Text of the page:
WHEN I came to, I at once knew where I was and what had happened and I cringed closer to the floor, waiting to be hit again. I stayed like that for about ten minutes, listening to the roar of the rain, wondering if the electric shock had done me permanent damage, burned me, inside perhaps, making me unable to have babies, or turned my hair white. Perhaps all my hair had been burned off! I moved a hand to it. It felt all right, though there was a bump at the back of my head. Gingerly I moved. Nothing was broken. There was no harm. And then the big General Electric icebox in the corner burst into life and began its cheerful domestic throbbing, and I realized that the world was still going on and that the thunder had gone away, and I got rather weakly to my feet and looked about me, expecting I don't know what scene of chaos and destruction. But there it all was, just as I had "left" it-the important-looking reception desk, the wire rack of paperbacks and magazines, the long counter of the cafeteria, the dozen neat tables with rainbow-hued plastic tops and uncomfortable little metal chairs, the big ice-water container and the gleaming coffee percolator-everything in its place, just as ordinary as could be. There was only the hole in the window and a spreading pool of water on the floor as evidence of the holocaust through which this room and I had just passed. Holocaust? What was I talking about? The only holocaust had been in my head! There was a storm. There had been thunder and lightning. I had been terrified, like a child, by the big bangs. Like an idiot I had taken hold of the electric switch-not even waiting for the pause between lightning flashes, but choosing just the moment when another flash was due. It had knocked me out. I had been punished with a bump on the head. Served me right, stupid, ignorant scaredy cat! But wait a minute! Perhaps my hair had turned white! I walked, rather fast, across the room, picked up my bag from the desk, and went behind the bar of the cafeteria and bent down and looked into the long piece of mirror below the shelves. I looked first inquiringly into my eyes. They gazed back at me, blue, clear, but wide with surmise. The lashes were there and the eyebrows, brown, an expanse of inquiring forehead and then, yes, the sharp, brown peak and the tumble of perfectly ordinary very dark brown hair curving away to right and left in two big waves. So! I took out my comb and ran it brusquely, angrily through my hair, put the comb back in my bag, and snapped the clasp.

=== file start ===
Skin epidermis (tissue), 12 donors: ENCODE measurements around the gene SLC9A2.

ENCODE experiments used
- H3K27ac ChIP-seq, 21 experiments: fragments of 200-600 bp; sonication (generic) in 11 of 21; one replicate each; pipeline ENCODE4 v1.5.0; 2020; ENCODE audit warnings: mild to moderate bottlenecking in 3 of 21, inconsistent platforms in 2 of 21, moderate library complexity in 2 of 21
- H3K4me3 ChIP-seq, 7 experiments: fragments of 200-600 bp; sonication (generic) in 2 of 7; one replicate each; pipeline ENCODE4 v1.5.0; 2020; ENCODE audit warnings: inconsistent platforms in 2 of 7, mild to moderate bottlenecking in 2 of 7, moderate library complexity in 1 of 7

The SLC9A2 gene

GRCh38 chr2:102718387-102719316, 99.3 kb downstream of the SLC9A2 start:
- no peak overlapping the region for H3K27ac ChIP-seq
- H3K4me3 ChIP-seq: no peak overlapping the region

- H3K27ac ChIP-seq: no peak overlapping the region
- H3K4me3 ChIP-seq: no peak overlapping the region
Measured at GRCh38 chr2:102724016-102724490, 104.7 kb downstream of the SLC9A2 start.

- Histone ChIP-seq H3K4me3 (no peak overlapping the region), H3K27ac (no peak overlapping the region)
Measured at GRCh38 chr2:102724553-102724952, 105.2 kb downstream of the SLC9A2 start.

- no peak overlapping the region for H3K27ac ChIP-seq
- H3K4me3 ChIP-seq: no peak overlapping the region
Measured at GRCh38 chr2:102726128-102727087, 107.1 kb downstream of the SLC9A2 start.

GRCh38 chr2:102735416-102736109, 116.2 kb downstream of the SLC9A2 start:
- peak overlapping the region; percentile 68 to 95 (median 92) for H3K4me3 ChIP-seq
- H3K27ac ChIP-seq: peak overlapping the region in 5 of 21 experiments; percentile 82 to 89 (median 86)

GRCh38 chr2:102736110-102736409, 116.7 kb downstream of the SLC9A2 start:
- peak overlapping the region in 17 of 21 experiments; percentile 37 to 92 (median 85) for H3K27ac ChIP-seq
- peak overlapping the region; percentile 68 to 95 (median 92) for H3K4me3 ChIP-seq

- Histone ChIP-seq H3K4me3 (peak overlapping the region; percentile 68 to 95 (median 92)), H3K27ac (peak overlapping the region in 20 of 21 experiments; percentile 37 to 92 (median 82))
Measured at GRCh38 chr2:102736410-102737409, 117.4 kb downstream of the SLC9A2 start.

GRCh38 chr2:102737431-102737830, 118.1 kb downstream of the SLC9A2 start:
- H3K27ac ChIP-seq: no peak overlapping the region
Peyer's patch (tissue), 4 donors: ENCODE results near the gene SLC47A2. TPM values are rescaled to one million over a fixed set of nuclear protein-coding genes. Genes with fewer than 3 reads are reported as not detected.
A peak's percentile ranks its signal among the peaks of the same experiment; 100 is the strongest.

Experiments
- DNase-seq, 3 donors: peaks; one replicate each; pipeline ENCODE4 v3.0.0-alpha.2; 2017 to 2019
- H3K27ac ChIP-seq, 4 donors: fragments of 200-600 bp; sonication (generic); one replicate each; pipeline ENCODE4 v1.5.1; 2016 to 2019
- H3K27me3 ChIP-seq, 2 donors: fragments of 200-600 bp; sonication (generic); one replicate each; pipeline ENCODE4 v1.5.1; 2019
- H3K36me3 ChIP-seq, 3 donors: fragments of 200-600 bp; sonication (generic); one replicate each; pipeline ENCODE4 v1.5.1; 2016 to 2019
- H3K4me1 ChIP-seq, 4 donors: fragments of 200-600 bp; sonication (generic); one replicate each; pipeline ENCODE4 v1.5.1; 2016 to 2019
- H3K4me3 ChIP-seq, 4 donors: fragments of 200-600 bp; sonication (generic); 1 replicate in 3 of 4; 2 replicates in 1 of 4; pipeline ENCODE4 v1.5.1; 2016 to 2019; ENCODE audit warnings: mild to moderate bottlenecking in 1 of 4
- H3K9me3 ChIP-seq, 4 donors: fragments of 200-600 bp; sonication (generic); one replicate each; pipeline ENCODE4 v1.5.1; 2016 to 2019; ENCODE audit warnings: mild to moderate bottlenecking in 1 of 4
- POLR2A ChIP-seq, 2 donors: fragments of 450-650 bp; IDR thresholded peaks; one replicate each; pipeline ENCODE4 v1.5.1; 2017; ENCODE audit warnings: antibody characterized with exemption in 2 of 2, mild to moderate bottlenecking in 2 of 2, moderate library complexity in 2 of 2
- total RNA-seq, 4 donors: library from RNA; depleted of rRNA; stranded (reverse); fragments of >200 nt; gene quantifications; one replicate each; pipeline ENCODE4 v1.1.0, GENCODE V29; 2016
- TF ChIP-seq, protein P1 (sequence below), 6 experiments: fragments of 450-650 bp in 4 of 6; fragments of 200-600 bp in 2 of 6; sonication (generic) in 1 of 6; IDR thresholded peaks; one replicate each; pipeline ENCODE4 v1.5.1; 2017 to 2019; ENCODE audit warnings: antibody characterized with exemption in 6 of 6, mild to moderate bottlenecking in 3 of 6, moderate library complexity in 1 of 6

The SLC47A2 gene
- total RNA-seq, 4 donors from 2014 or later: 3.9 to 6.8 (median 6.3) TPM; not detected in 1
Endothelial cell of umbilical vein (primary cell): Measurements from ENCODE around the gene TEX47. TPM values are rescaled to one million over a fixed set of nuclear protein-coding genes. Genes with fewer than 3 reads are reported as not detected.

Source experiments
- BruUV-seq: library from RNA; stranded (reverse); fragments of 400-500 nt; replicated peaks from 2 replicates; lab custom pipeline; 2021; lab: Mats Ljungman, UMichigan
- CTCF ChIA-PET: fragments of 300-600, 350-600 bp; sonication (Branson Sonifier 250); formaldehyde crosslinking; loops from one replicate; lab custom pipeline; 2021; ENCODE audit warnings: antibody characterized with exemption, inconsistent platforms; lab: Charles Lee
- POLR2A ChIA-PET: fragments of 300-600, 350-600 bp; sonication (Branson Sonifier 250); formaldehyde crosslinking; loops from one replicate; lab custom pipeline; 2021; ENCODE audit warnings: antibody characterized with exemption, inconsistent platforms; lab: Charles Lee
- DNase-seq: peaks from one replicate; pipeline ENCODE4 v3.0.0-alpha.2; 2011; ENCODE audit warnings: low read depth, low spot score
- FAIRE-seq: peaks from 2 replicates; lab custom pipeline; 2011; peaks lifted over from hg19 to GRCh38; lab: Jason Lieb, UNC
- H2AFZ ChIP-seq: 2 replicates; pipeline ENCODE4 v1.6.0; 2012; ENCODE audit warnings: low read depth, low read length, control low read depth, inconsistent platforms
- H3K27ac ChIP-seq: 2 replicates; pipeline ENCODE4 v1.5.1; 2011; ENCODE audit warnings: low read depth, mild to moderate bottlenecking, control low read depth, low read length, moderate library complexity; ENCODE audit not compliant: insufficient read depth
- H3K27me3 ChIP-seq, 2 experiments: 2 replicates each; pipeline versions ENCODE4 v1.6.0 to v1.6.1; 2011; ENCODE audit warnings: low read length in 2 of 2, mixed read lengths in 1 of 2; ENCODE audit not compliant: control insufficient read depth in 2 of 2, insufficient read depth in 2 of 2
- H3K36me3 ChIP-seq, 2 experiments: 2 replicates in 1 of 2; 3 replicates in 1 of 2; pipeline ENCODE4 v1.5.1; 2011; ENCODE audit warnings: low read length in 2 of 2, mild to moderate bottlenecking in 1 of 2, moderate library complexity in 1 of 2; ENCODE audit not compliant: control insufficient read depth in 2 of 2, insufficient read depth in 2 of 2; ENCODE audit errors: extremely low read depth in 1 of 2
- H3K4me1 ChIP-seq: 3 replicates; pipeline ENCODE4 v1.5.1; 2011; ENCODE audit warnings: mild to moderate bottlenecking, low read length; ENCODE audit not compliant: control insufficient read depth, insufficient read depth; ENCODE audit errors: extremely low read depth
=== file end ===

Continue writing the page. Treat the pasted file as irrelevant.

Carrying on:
• 'Please notify the Commissaire,' said Bond. 'I will be in my room when he wants me.'

                                                                                                          • 'He having,' Mr. Quinion observed in a low voice, and half turning round, 'no other prospect, Murdstone.'